Here's a link to one of my favorite recording projects I worked on, a good reminder for why I did that sort of thing.

Wednesday, 15 September 2010

Video - Good design, daylighting, and learning

"Douglas County School District along with top Colorado architecture firms that specialize in both designs specific to Daylight and Learning, bring a unique prototype of school design that saves energy as well as provides an optimal learning environment for our grade-schoolers. "

By The Light of Day from Douglas County Government on Vimeo.

Monday, 13 September 2010

Sunday, 12 September 2010

Yowza! A marathon canning session.

I started chopping pumpkin this morning at 9 am. It is just gone 5 pm and I have taken the second round of pressure canning off the stove. The next batch is coming to the boil in preparation for jarring up and it's turn in the pressure canner. By bedtime we will have canned another 21 quarts of pumpkin. One pumpkin, our largest, yielded about 10 quarts alone, see pictures. The seeds are from all the pumpkins we processed today. I never much cared for squash or pumpkin till I started canning it. There is something very satisfying about the texture of a perfectly ripe pumpkin, and the quantity of food one gleans from it's flesh. It's like meat or cheese more than a vegetable. Lovely stuff.

We also figured out a way with our limited cookware to only use 2 burners this time, a 50% efficiency improvement for at least part of the process over last time. It sure feels good having it all put up for the winter.

In between, chopping, canning, cooking lunch, adding the waste to the compost heap, and dealing with the dog, I managed to cut a hole in the parlour wall to expose the chimney breast in preparation for removing the wall and installing a woodstove. We have been busy bee's today. I am enjoying a much deserved Goslings Black Seal on the rocks.

Video - Genetic engineering: The world's greatest scam?

"Genetic engineering is a threat to food security, especially in a changing climate. The introduction of genetically manipulated organisms by choice or by accident grossly undermines sustainable agriculture and in so doing, severely limits the choice of food we can eat.

Once GE plants are released into the environment, they are out of control. If anything goes wrong - they are impossible to recall.

GE contamination threatens biodiversity respected as the global heritage of humankind, and one of our world's fundamental keys to survival."

Saturday, 11 September 2010

Taking my time

So I'm eating my breakfast, it's a cool morning, rain is forecast. I hear a large truck pull up outside. It's from Lowes, on the flatbed is a project, a deck perhaps, maybe even a shade structure by the looks of the materials, the only thing missing is the labor. I'm struck with the realization that I still haven't built our shade structure, not even the grape arbor. I could have just specced it out and had all the arsenic laden pressure treated lumber delivered, put it up in a weekend. I didn't. I've been pondering ways to accomplish it in a sustainable manner. I'm getting better at the primary permaculture principle of "Long thoughtful observation". I've been drying bamboo and studying techniques for building with the plentiful, hard grass. I've been collecting urbanite, busted up concrete on it's way to the dump, to build the retaining walls and foundations with. Well, today I will get a start.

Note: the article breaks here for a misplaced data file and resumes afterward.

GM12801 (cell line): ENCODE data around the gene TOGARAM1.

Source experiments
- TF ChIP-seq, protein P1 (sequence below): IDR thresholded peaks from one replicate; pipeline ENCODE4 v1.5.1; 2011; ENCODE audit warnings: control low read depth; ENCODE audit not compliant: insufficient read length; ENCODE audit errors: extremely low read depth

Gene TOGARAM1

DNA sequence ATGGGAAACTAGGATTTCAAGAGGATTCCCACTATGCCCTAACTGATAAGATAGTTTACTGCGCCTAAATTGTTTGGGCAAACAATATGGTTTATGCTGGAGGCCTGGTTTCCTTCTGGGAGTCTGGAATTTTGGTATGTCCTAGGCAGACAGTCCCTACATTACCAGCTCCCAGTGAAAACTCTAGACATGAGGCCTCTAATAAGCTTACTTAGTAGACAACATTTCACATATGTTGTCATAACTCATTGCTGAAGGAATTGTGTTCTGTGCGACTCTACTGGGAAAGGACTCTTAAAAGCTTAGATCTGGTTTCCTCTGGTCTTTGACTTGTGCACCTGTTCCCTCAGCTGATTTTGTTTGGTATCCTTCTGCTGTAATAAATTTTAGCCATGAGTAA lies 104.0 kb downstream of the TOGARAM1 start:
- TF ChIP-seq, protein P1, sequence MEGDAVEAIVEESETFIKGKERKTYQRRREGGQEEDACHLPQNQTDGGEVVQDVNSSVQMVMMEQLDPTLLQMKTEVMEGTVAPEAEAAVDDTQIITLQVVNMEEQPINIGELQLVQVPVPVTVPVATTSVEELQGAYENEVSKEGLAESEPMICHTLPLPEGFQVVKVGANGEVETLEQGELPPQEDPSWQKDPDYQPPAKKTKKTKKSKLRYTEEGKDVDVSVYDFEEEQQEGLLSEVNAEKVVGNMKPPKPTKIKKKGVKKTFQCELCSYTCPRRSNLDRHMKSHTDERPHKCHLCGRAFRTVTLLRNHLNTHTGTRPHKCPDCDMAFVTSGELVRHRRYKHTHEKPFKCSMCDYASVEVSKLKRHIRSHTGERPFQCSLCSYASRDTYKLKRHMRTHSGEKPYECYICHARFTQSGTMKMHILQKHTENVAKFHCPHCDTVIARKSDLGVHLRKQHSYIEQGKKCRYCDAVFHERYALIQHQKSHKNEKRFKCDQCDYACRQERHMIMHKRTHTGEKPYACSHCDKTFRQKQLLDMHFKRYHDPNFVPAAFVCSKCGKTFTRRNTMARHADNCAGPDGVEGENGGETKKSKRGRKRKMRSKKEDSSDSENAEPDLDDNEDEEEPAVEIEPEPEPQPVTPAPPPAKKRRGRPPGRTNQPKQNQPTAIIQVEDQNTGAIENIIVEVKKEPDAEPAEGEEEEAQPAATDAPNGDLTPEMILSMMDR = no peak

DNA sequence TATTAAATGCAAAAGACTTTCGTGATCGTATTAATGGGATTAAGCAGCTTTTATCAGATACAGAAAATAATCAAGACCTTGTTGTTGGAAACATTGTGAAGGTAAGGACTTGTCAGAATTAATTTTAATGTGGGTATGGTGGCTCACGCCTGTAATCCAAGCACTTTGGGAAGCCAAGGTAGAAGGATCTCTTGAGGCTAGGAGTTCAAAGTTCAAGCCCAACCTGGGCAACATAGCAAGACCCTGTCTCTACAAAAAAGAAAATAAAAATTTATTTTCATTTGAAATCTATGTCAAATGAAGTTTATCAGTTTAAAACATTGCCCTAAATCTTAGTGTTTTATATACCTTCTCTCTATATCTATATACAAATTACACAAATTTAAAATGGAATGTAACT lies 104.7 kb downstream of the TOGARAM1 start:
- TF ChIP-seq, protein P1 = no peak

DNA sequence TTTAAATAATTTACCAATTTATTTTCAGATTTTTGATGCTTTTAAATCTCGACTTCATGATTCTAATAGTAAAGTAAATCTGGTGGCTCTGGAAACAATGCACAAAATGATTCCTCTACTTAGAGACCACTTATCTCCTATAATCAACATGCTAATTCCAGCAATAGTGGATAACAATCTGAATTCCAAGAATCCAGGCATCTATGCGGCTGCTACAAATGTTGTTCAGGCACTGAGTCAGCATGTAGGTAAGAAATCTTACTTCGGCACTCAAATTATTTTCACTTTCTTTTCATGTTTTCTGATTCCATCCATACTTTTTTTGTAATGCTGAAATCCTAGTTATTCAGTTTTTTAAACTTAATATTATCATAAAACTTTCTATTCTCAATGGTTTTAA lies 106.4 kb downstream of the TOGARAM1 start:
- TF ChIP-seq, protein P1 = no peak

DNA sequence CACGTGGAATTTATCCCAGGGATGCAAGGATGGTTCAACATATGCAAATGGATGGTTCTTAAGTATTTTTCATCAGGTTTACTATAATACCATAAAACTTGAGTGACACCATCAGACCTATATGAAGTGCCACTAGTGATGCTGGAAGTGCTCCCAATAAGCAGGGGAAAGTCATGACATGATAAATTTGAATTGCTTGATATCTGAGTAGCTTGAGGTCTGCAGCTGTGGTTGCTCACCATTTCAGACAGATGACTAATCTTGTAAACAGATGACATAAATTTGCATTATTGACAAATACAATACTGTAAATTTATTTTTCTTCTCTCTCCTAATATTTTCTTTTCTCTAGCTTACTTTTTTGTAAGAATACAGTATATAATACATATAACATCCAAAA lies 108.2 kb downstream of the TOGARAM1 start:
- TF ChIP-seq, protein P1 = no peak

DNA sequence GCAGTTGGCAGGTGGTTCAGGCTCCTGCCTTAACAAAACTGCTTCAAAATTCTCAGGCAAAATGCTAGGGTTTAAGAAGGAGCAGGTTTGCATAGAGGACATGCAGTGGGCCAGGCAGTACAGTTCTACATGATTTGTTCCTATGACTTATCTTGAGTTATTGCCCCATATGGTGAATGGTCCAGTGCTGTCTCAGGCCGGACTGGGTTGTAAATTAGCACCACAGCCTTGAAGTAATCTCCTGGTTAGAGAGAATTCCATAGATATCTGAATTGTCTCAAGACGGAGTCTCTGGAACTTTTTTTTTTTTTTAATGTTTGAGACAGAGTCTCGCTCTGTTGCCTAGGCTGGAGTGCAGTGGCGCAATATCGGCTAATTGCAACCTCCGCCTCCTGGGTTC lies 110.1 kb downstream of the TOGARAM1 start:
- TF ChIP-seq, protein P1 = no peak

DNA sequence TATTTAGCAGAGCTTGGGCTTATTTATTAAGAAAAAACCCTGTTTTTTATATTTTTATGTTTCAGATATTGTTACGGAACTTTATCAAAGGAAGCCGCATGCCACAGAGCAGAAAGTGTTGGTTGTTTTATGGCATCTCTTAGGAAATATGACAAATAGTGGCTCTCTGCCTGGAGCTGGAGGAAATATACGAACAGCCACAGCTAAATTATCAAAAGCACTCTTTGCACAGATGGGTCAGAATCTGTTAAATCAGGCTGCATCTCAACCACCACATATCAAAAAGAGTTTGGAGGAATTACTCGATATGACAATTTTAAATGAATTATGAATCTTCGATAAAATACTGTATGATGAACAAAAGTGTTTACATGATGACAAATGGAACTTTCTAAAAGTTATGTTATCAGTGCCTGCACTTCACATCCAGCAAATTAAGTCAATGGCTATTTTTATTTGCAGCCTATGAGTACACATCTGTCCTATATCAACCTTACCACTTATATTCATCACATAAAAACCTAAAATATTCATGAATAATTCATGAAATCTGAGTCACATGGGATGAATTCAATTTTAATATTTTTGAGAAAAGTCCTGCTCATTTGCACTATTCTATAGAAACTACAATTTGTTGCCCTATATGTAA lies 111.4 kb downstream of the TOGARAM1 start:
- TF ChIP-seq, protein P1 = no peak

That's my urbanite pile behind the wood pile. I'd been picking it up piece by piece when I found it on the side of the road but this past Thursday I found a crew tearing out a driveway and arranged to divert one load from the landfill to my driveway. In fact, in this picture you can see, more instances of scavenging, the compost pile in the foreground (built mainly from grocery store waste, the frame is from timber found on the side of the road), the manure pile just past it on the left (scavenged from some folks with horses), the pine log terrace border (gleaned from a friends yard when they removed some beetlekill, I'll use much of the urbanite to shore this up as a drystone wall), the wood pile (found along the side of the road on trash day).

I might not be as quick but I'm sure my project will have a much lower impact than the one that just arrived on the back of the Lowes truck.

Wednesday, 8 September 2010

A catchy tune, World Peak Oil Song

"World Peak Oil Song - Original parody by faffytunes
Here is my attempt at funny but sad at the same time.
In the style of West End theatre, Broadway, Cabaret , musical parody on the subject that is going to affect us all in the not too distant future - world peak oil.